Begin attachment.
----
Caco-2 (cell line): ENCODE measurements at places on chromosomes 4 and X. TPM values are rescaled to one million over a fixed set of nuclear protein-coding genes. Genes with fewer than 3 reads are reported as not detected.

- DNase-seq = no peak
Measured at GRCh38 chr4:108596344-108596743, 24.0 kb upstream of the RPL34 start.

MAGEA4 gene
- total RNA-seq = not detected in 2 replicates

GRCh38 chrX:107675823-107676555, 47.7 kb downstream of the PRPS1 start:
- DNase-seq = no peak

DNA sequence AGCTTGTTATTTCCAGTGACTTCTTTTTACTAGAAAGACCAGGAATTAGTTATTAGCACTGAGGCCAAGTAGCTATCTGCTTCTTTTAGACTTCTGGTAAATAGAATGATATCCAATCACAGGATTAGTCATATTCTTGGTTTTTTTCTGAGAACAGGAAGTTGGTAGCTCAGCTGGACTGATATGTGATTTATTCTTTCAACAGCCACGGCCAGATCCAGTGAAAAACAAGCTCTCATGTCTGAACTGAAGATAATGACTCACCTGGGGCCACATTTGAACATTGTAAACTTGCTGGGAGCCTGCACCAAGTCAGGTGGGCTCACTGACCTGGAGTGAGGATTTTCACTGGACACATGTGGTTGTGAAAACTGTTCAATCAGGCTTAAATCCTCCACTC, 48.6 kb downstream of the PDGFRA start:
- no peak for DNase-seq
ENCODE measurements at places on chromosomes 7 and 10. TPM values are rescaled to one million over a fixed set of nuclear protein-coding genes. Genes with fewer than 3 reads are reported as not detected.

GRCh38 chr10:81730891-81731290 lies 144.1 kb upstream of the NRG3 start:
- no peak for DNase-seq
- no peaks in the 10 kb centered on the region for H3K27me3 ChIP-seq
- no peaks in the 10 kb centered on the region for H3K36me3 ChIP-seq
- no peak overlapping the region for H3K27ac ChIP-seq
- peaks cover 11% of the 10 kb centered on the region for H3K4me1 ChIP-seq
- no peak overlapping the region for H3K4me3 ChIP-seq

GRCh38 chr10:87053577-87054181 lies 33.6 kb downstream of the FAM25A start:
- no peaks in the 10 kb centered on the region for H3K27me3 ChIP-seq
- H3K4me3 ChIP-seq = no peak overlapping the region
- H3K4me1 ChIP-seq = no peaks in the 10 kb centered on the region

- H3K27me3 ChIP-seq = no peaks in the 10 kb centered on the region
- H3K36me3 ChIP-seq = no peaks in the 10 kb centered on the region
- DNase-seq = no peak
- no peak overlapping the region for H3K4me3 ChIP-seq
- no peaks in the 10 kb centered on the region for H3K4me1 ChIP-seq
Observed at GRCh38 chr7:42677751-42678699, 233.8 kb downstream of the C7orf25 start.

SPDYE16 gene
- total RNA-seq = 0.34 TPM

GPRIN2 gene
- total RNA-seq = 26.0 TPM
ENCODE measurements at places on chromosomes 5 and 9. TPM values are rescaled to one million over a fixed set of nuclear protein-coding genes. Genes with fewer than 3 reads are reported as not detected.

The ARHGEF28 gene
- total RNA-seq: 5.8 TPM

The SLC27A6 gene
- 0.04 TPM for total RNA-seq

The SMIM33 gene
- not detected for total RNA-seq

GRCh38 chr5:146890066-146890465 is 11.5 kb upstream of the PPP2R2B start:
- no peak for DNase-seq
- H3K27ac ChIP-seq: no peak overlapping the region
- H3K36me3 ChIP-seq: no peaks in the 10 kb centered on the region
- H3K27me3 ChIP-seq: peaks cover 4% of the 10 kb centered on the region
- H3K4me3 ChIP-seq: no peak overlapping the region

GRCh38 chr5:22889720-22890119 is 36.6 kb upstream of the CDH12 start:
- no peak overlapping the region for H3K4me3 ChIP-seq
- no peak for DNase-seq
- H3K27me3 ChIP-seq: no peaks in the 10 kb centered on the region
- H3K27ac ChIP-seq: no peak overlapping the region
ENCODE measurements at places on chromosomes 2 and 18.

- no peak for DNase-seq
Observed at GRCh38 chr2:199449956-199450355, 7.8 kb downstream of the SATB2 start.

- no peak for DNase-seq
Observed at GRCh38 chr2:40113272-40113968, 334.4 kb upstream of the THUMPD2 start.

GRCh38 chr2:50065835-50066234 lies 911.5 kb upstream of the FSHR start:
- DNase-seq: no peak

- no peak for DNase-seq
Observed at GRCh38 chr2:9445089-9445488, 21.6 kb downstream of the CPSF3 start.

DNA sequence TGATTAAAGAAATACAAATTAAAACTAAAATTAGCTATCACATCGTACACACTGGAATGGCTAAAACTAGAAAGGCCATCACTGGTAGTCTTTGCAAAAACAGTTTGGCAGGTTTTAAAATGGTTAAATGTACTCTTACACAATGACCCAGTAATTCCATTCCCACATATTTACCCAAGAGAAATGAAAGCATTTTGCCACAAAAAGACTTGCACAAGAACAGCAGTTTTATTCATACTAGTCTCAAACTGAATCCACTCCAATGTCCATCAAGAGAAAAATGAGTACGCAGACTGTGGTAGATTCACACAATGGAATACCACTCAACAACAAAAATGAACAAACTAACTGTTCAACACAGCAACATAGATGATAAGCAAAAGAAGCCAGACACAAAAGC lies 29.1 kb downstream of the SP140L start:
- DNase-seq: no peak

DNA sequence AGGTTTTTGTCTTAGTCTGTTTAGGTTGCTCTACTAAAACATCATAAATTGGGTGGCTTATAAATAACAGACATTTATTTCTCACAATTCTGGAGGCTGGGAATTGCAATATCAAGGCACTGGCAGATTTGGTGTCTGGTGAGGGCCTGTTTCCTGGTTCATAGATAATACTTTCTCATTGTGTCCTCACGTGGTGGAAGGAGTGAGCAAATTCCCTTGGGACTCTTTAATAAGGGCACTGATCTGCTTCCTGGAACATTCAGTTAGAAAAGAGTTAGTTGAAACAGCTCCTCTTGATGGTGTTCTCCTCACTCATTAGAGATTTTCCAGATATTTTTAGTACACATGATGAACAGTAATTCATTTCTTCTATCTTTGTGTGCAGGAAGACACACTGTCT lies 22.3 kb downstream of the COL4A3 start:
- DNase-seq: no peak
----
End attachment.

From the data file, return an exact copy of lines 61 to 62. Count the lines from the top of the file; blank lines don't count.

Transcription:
DNA sequence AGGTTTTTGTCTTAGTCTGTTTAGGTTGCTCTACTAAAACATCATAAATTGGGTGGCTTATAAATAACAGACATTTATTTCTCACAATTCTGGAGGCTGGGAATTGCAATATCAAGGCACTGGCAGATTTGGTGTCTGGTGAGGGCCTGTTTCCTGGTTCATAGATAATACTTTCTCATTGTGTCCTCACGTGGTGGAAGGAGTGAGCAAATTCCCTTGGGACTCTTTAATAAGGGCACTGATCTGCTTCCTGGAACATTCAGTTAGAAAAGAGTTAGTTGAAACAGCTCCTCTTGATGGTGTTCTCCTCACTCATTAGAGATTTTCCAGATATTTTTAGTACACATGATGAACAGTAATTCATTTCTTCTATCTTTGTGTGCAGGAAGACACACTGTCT lies 22.3 kb downstream of the COL4A3 start:
- DNase-seq: no peak